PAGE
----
Jack Wilshere – Another victim of English hype

Jack WilshereFew nations can claim to herald more players as “the next big thing” than England, and following an excellent performance against what could only be called a sub-par Brazil side, Jack Wilshere is set to be the latest player to be seen as such, and will surely lead them to glory in their next major championship, all the while maintaining his fitness and tough-tackling yet skilful playing style. Or so you would believe, had you read an English newspaper this week.

After the World Cup in Brazil, so in a couple of years, I think he will be the England captain. He has everything about his game that a midfielder should have; he scores goals, he creates and he can be strong in the tackle if he wants to.

The above is a quote from Alan Shearer following Wilshere’s performance against Sunderland on Saturday.  While I don’t and never have denied the quality which Wilshire possesses, I do feel that calling him the next England captain after his seventh cap is more than a bit premature. He has only started twice for the national side, neither of which were competitive games, and is blighted persistently by injury. Regardless of ability, both realised and potential, people like Shearer and Steven Gerrard should be less eager to saddle a player with that pressure, having seen countless promising players crumble under it in the past themselves.

The English press can be accused – and rightly so – of hyping a player up too early in his career on several occasions. Michael Owen, a player who, although winning the Ballon D’Or in 2001, never reached the heights people felt he was destined to. A poor spell at Real Madrid and yet another injury at St. James’ Park all but ended any hopes of Owen being the English saviour. Jonathan Woodgate and Ledley King were also part of the “Golden Generation” of England players said to be the next to reclaim gory for the Three Lions. Despite having only 29 caps between them, some members of the media believed they should retain their position in the National set up, even at the expense of Jamie Carragher on one occasion. While both King and Woodgate were talented defenders, saying that either of them should have been the first choice centre half above the stalwart Carragher was absurd, given their injury records. A run of impressive performances seems to be all it takes to conceive the next England star, and I believe that this is to the side’s detriment, as it sees established stars drop out of the team to accommodate these starlets.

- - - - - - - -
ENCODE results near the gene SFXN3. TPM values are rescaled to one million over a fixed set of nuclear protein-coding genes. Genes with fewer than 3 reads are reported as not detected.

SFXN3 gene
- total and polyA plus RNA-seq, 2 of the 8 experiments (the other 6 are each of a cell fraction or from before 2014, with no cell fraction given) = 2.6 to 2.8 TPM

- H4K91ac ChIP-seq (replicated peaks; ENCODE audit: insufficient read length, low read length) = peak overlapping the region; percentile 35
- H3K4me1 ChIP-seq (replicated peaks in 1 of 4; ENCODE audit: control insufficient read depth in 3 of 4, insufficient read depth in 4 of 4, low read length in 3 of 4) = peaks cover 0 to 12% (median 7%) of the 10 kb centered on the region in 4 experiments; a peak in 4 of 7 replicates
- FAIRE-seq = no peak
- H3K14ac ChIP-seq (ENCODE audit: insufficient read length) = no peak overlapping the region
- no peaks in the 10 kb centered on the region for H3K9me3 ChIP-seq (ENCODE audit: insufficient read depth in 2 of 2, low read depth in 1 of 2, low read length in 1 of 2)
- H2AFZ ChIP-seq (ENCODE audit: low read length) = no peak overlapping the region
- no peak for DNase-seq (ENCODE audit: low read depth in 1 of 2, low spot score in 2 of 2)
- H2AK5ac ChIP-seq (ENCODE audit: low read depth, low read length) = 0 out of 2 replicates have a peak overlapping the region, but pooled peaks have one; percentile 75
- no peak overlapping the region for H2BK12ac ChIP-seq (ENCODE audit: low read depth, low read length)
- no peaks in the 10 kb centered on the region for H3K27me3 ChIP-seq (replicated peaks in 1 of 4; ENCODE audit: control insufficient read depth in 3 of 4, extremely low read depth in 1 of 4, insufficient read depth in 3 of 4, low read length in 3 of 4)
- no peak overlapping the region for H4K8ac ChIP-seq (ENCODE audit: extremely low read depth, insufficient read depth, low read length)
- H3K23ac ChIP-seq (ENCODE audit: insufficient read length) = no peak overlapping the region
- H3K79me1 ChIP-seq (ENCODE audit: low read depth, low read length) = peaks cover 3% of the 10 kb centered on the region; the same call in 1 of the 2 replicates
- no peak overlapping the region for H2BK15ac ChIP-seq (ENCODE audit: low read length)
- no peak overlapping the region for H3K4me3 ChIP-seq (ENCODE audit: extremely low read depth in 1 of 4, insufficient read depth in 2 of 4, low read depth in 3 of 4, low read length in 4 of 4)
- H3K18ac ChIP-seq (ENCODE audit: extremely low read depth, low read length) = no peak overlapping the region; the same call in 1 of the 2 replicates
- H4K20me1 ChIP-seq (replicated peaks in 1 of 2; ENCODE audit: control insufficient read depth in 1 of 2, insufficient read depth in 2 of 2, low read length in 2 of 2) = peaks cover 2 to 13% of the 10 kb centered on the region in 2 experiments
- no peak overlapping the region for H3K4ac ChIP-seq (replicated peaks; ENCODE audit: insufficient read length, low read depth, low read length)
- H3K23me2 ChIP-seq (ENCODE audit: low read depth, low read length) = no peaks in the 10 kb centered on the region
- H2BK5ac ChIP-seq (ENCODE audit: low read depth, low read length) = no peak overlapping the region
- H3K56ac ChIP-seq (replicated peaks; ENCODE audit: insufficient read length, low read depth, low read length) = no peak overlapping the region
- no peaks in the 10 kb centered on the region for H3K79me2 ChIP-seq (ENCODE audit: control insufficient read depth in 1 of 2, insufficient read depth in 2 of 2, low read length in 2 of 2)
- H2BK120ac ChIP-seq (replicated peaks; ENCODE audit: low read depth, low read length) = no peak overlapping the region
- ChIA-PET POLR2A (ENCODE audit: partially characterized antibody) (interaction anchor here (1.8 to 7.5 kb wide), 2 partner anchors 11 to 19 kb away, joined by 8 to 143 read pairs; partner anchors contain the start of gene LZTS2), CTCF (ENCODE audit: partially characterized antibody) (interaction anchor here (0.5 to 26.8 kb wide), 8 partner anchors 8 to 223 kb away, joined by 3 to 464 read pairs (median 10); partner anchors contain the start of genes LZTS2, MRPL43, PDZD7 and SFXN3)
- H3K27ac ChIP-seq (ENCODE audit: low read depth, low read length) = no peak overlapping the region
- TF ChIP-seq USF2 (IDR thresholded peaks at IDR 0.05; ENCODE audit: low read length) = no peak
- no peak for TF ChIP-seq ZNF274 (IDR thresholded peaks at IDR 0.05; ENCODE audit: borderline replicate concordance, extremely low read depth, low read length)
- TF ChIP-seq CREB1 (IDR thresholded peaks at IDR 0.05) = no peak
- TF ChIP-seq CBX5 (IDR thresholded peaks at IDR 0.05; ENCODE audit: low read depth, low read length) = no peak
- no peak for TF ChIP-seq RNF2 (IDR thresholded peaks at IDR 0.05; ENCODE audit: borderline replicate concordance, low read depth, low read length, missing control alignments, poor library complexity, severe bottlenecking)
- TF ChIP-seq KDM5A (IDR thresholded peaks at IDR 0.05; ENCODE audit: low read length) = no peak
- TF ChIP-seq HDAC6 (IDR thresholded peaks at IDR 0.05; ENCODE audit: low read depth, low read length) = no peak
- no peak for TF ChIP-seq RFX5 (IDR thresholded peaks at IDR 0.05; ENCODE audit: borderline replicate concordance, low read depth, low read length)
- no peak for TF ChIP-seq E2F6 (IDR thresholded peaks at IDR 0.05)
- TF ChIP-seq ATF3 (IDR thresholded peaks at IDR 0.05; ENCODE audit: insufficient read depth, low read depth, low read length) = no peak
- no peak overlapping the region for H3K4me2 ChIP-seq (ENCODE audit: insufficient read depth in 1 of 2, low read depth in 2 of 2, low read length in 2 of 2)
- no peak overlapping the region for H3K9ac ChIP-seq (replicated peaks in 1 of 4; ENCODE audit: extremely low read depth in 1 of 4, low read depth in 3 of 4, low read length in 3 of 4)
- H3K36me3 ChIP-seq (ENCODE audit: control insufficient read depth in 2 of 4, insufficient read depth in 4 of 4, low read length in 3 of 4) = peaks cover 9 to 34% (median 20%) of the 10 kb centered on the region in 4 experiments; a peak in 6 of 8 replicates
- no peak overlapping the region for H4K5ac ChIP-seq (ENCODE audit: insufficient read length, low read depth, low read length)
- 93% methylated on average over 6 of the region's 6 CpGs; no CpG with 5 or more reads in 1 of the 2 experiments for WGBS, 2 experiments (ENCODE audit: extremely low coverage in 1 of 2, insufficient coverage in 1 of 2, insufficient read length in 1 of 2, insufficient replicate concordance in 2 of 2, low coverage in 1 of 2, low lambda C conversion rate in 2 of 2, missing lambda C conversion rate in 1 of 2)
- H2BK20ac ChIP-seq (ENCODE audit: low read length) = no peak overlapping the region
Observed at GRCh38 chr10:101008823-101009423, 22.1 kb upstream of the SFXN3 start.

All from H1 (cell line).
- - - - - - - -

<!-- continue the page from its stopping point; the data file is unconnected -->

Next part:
His ability is not the concern, but rather his fitness and form. Injury has squandered the potential of more players than I would like to think of, and Wilshere is equally as susceptible to it as the likes of Jonathan Woodgate, Ledley King, Michael Owen and Owen Hargreaves. The potential destruction his injury could cause is highlighted quite frequently by Arséne Wenger, whose desire for Wilshere to be rested during international friendlies is well documented.

I had in fact expected Jack to play only a part of the game on Wednesday but it didn’t happen and because of his quality he will be exposed to that, the overuse of his quality, you can understand that. We will have to manage him well physically to make sure he doesn’t face that burnout.

In his defence, Jack Wilshere seems to be handling the praise with a fairly level head and not letting it distract him from his game, for now at least. But football is one of the most scrutinised and high-profile sports one can participate in professionally, and thus is a minefield for young talented players. The mines, of course, being injury and off-field antics (step up Owen Hargreaves and Mario Balotelli), and to fulfil his potential Wilshere would need to tread carefully.

If Jack Wilshere adds to the current standard of his performance, maintains his mentality and doesn’t tread on one of the aforementioned “mines”, then he could become the player England and Arsenal have been longing for, but it is far from a certainty, especially at this early stage in his career.